SURVIVORS OF THE GREAT EAST JAPAN TSUNAMI OF 2011
Ofunato Survivors The day after the earthquake and tsunami rescuers found 870 people in one elementary school in Sendai and were trying to reach 1,200 people in the junior high school, closer to the water. There was no electricity and no water for people in shelters. According to a newspaper, the Mainichi Shimbun, about 600 people were on the roof of a public grade school, in Sendai City. By Saturday morning, Japan’s Self-Defense Forces and firefighters had evacuated about 150 of them. [Source: New York Times]
On the rooftop of Chuo Hospital in the city of Iwanuma, doctors and nurses were waving white flags and pink umbrellas, according to TV Asahi. On the floor of the roof, they wrote “Help” in English, and “Food” in Japanese. The reporter, observing the scene from a helicopter, said, “If anyone in the City Hall office is watching, please help them.” The station also showed scenes of people stranded on a bridge, cut off by water on both sides near the mouth of the Abukuma River in Miyagi Prefecture. On Twitter, a person who used the name sinonosama said that students at an agricultural high school in Miyagi Prefecture were fine, but had to take refuge on the third floor after the tsunami flooded the first two floors.
People were frantically searching for their relatives. Fumiaki Yamato, 70, was in his second home in a mountain village outside of Sendai when the earthquake struck. He spoke from his car as he was driving toward Sendai trying to find the rest of his family. While it usually takes about an hour to drive to the city, parts of the road were impassable. “I’m getting worried,” he said as he pulled over to take a reporter’s call. “I don’t know how many hours it’s going to take.”
In another heart-rendering story broadcast on CBS’s Sixty Minutes a teacher who survived a tsunami — that climbed two stories inside a gymnasium he and his students were told to evacuate to — made it to safety by standing on basketball backboard rim and scrambling to a balcony and then was able to grab some students in the swirling black waters and pull them to safety but watched as many more children float by out of reach. Most of the students who evacuated to the gymnasium died.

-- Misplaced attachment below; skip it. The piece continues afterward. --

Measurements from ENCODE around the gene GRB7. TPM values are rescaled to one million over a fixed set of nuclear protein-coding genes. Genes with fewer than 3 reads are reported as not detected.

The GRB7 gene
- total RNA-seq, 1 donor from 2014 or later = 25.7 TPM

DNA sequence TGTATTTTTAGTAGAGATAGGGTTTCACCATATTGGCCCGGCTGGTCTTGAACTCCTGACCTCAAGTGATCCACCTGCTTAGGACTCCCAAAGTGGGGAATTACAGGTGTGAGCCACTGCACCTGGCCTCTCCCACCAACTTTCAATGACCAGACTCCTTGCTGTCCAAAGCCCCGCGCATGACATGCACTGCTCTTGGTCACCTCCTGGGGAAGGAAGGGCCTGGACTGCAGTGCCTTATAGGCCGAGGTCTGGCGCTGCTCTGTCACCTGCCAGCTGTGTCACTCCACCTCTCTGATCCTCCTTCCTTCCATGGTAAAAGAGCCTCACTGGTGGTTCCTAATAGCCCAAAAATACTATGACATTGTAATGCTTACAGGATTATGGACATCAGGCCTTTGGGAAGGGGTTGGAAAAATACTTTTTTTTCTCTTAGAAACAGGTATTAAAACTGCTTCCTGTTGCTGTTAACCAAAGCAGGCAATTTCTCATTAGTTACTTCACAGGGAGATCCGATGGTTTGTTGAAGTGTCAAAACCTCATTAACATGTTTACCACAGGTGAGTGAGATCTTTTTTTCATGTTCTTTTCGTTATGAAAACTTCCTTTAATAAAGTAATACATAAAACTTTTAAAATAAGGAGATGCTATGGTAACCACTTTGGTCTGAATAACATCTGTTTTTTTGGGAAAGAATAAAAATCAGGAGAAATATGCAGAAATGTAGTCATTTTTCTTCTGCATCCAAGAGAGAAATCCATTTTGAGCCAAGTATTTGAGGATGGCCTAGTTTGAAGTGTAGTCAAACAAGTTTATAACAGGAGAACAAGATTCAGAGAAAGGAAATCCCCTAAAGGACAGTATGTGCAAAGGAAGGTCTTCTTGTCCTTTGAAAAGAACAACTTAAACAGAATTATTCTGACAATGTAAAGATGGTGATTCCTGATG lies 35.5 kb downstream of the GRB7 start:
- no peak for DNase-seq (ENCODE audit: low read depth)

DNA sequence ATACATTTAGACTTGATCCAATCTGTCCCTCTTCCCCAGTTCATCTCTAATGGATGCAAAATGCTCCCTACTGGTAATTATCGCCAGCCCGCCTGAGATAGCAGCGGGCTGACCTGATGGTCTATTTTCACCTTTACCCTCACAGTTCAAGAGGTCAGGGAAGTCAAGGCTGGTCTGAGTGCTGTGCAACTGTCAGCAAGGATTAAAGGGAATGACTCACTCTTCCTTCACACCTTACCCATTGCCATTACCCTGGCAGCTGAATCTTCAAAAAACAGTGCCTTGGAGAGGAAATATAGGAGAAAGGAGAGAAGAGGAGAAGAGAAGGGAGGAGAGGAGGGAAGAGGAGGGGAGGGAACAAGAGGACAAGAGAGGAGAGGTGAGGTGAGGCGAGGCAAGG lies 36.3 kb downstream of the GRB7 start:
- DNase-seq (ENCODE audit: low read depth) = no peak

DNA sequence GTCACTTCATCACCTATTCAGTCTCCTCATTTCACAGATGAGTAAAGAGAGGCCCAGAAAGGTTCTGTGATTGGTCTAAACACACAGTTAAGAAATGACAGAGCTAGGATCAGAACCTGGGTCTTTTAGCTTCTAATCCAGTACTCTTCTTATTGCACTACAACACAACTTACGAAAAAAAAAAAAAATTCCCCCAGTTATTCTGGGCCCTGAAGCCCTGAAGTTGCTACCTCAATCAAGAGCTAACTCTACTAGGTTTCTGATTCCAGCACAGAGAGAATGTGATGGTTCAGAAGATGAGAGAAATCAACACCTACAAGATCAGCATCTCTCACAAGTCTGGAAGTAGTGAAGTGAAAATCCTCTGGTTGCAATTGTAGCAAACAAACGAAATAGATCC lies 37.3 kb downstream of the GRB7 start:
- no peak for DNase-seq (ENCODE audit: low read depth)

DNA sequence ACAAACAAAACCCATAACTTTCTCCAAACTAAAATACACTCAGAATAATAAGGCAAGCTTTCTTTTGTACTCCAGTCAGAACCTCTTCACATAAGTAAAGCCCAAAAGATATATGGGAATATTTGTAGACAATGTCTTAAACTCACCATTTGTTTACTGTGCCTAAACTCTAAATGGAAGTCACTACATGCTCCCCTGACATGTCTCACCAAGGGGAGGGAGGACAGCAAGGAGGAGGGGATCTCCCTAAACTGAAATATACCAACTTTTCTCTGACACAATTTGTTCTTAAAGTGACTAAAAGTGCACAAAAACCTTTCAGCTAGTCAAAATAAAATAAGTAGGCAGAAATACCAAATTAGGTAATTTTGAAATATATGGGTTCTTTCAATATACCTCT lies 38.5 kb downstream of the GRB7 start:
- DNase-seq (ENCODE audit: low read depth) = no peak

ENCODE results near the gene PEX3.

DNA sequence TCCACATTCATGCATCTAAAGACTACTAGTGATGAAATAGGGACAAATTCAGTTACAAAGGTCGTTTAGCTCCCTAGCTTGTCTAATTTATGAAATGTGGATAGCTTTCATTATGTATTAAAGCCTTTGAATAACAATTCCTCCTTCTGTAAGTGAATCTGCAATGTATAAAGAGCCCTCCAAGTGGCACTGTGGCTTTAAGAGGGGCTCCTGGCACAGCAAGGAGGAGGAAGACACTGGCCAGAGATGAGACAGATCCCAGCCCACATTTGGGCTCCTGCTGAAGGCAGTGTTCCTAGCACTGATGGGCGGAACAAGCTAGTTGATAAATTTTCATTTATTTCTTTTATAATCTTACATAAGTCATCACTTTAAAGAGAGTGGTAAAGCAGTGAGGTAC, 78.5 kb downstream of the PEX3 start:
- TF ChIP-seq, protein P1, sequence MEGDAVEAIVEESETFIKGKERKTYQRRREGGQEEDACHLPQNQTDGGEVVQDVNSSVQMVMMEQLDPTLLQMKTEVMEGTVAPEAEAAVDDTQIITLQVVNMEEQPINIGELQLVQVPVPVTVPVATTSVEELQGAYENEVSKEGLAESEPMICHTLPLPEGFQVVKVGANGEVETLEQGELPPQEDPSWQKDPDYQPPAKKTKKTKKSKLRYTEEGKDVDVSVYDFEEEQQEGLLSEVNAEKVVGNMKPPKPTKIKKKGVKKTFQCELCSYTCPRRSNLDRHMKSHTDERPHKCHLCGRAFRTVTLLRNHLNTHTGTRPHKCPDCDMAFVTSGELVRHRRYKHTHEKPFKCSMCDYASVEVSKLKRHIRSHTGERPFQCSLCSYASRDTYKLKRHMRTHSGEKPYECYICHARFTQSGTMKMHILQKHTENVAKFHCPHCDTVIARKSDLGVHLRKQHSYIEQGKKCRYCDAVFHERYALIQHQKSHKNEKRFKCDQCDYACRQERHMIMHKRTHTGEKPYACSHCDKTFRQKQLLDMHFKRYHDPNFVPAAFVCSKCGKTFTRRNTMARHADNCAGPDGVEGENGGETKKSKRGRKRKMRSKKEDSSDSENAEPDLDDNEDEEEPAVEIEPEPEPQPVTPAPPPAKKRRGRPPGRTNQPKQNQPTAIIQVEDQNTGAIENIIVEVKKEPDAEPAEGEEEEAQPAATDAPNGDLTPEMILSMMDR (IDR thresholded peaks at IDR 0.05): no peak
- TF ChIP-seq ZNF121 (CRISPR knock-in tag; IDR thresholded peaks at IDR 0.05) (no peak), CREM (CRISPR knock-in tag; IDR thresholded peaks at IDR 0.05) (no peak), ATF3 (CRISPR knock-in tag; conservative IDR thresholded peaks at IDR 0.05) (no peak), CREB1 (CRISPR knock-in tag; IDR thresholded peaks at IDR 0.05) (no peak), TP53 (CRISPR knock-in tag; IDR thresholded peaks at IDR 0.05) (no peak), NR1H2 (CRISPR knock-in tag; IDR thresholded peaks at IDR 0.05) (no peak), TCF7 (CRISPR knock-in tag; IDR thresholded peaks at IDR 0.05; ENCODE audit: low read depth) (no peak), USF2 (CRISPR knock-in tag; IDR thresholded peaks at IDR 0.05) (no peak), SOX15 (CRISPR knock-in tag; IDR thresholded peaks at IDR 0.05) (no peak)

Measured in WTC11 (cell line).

'Miracle of Kamaishi'
Although Kamaishi was struck by the catastrophic tsunami on March 11, the Yomiuri Shimbun reported, the great majority of the 3,000 primary and middle school students in the city fled to safety and were physically unhurt. Many children decided on their own that it would be risky to take shelter at designated evacuation sites, and instead made a beeline for higher ground to escape the oncoming tsunami. [Source: Yomiuri Shimbun, December 10, 2011]
For the last seven years, schools in Kamaishi have taught their students the basics of evacuation by inviting experts in disaster management as advisers to speak to the children. The golden rules drilled into the children were "Don't trust assumptions about disasters" and "Put yourself first and flee." The schools also incorporated content about disasters in each subject. One question in a mathematics class on velocity asked students to think about the speed at which a tsunami would reach the coast. The accumulation of these efforts resulted in the students swiftly evacuating in what has widely been referred to as "the miracle of Kamaishi."
Other ingenious methods have been employed elsewhere. In some places, children heard from elderly local people who experienced massive earthquakes in the past, while others drew antidisaster maps highlighting vulnerable areas by examining geographical features of their neighborhood. Some school athletic meets included bucket relay races and contests to build makeshift stretchers. These antidisaster education activities, however, have been held only in some regions, rather than nationwide.
Many Tsunami Survivors Didn’t Evacuate Immediately and Fled by Car